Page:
Missile Threat

Houthi forces, after raiding Yemeni government military bases over the past few years, have acquired a stockpile of possibly more than 60 missiles and rockets.[1] Short-range tactical ballistic missiles, including the Soviet Scud-B and C, North Korean Hwasong 5 and 6, the Soviet Tochka – as well as rockets – continue to be launched from Yemen(link) into Saudi Arabia – a key U.S. ally in the Middle East.[2] Houthi forces also appear to have taken Soviet SA-2 SAM missiles and re-worked them as effective anti-ground targets, dubbing the new missile “Qaher-1.”[3] Recently, reports indicate that Houthis have acquired Iranian Zelzal-3 missiles which they have begun firing into Saudi Arabia.[4]

Yemeni security forces purchased many of these missiles in the 1990s and early 2000s from North Korea before Houthi rebels seized them in the past few years.[5] As such the proliferation threat comes not from official Yemeni security forces, but from Houthi insurgents and their alleged sponsors – Iran and Hezbollah – who have seized power amid the chaos of Yemen’s plunge into civil war. Secretary of State John Kerry has come forward with intelligence indicating Iranian support for Houthi forces, but both Houthi officials and Tehran dispute this.[6] The exact capabilities of Houthi insurgents are mostly unknown, yet, the proliferation of ballistic missiles to non-state actors operating in Yemen is widely evident, and continues to pose a threat.

Current Developments

Saudi missile defense systems in conjunction with preventative coalition air strikes against missile stockpiles have proved effective at negating the Houthi missile threat: Saudi Patriot Pac-2 and Pac-3 missile placements have shot down incoming Yemeni missiles with a nearly 100% success rate.[7] However, despite the success of Saudi Arabian missile defense systems, ballistic missiles continue to proliferate to dangerous actors in Yemen and remain a threat to Saudi Arabia and the surrounding region.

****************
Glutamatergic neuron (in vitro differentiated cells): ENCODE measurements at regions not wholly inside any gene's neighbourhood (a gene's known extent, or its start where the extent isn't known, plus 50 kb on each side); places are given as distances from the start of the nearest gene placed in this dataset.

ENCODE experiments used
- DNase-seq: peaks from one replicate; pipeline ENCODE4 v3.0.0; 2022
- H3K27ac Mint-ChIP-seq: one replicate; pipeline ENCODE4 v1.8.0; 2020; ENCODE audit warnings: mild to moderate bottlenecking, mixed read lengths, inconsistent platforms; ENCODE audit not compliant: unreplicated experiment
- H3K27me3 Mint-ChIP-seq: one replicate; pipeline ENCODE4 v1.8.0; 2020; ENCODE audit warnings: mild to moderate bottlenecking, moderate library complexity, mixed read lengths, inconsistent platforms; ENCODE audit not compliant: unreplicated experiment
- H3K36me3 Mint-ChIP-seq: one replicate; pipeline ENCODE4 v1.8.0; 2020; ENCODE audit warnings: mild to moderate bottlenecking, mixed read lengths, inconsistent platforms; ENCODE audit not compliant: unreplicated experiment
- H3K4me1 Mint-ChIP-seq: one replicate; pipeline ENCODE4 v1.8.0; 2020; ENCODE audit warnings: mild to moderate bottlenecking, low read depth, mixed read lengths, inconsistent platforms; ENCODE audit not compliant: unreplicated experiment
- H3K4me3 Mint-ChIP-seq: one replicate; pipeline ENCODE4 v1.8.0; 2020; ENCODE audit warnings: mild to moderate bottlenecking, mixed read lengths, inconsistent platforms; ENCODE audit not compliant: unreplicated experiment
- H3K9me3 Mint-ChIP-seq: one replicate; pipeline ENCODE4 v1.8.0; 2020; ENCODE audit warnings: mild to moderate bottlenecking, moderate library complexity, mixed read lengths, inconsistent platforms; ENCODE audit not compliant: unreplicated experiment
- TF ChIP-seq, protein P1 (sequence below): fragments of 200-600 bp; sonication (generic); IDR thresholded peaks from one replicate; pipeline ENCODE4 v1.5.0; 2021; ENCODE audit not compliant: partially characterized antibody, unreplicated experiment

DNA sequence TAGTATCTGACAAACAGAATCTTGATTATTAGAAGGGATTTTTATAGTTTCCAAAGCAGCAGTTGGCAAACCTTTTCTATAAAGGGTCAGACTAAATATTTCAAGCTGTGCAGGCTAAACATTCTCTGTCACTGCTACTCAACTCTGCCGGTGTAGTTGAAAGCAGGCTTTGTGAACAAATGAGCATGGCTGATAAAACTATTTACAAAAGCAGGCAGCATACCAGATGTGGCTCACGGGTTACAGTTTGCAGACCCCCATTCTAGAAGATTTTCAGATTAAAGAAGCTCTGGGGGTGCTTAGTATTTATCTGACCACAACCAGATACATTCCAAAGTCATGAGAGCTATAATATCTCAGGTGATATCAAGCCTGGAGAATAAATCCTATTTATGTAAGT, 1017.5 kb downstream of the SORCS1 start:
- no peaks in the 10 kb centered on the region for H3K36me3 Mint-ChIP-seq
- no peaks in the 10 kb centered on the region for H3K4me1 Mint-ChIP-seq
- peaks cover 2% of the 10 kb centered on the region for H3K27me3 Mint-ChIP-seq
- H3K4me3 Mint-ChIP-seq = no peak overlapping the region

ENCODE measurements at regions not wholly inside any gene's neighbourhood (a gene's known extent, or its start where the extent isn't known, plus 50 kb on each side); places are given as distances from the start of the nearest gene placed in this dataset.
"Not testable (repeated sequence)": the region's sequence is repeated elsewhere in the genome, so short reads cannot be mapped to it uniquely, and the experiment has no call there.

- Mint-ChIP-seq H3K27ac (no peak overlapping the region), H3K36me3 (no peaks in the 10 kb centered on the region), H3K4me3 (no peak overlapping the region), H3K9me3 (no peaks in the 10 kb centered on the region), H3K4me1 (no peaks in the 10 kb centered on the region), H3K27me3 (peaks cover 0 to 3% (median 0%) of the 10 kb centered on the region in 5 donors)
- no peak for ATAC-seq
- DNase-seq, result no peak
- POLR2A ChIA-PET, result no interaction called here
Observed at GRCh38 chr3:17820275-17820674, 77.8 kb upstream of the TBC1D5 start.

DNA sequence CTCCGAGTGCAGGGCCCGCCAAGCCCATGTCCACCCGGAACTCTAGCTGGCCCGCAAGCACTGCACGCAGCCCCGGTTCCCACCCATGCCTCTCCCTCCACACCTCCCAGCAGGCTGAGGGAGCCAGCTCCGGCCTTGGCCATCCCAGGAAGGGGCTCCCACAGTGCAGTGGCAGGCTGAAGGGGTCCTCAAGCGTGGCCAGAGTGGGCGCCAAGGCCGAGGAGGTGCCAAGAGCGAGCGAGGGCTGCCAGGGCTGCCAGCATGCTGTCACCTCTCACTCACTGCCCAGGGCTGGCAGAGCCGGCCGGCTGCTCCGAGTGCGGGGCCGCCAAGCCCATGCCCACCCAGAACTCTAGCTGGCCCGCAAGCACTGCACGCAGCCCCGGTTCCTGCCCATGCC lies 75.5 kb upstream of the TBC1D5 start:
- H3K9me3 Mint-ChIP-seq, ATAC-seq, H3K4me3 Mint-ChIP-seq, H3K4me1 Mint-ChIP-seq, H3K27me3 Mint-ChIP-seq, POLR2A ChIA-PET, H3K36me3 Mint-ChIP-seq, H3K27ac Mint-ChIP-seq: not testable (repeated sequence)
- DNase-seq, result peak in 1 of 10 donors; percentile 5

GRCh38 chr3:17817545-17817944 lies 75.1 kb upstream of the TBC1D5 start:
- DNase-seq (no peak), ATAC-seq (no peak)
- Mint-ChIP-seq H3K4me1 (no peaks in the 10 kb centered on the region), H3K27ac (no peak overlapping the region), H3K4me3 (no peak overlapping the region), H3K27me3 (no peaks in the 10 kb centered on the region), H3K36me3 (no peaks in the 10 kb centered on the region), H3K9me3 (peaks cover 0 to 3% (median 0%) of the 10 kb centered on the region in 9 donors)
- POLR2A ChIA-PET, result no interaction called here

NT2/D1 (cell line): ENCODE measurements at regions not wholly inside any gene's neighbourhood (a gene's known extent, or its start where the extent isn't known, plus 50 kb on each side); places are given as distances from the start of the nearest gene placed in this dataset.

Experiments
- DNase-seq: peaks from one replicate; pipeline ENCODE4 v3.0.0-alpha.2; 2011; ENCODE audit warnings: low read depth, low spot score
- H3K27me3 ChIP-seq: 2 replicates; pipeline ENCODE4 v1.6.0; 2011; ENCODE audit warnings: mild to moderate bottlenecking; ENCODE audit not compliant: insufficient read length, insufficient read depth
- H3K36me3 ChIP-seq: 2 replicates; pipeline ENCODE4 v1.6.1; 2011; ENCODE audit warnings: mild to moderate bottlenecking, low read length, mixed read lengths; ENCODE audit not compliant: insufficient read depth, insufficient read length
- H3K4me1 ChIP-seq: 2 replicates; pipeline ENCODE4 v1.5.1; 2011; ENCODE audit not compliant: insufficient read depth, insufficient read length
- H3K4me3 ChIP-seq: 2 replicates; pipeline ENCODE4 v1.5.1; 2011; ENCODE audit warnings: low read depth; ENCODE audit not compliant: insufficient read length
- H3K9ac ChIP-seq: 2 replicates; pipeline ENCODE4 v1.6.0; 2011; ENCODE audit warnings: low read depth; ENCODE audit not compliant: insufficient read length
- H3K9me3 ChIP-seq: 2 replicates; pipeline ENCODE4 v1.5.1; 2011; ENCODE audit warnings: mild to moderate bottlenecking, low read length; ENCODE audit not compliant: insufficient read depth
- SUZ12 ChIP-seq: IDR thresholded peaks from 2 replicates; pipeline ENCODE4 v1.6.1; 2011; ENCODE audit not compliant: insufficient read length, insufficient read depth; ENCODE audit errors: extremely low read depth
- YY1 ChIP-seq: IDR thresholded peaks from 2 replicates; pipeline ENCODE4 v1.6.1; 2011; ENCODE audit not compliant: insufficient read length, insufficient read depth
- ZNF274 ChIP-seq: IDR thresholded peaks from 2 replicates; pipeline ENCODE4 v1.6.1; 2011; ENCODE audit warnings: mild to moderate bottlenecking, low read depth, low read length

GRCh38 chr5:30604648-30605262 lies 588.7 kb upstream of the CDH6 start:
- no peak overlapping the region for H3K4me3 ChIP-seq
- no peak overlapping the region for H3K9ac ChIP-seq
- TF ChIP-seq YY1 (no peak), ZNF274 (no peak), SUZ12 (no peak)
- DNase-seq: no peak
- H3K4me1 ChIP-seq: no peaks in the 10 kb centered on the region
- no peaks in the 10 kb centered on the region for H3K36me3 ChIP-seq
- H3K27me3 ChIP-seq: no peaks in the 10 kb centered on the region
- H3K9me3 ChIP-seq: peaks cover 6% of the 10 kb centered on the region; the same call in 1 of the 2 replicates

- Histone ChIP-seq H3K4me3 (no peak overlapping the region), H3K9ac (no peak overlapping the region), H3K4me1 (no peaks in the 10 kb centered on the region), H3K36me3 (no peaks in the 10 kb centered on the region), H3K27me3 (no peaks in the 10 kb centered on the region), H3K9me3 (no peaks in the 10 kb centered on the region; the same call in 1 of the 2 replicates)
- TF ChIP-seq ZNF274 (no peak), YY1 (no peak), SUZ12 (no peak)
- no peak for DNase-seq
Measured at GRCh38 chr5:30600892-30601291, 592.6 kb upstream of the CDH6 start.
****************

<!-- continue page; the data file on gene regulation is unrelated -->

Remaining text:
In October 2016, Houthi rebels launched numerous anti-ship cruise missiles at vessels operating off the coast of Yemen. Targeted in the attacks were ships operated by the United States and the United Arab Emirates. Houthis, armed with anti-ship cruise missiles, first fired at a transport vessel operated by the UAE. The vessel was severely damaged in the attack, and damage to the ship indicated that the Houthis used a Chinese-made C-802 anti-ship cruise missile.

A week later, the USS Mason (DDG-87), a U.S. Arleigh-Burke class guided missile destroyer, was attacked with a salvo of anti-ship cruise missiles fired by the Houthis. Using Standard Missile-2 and Evolved Sea Sparrow Missile interceptors, the USS Mason was able to defuse the incoming attack. The USS Mason was attacked again several times that month, each time using defense measures to thwart Houthi anti-ship cruise missiles.

History

Houthis – officially “Ansar Allah” – are a Yemeni rebel group adherent to Zaidism: a branch of Shia Islam shared by 30-40% of the Yemeni population. Zaidi Imams ruled Yemen for 1,000 years until the 1962 revolution.[8] The new Yemeni government excluded Zaidi regions from the economic and political development southern Yemen experienced.[9] In the past few years, the Houthis have stormed to power in north and west Yemen, pushing out government forces and prompting a war with the Saudi Arabian-led coalition.

In the early 1990s, marginalization, Wahhabi influence, endemic poverty, corruption and Saudi Arabian interference all stoked opposition movements in north Yemen. Here, the al-Houthi family – for whom the movement is named – began a “Zaidi revival” in Saada in northern Yemen. Aided by Iran and the recently formed Hezbollah the Houthi movement grew rapidly.[10]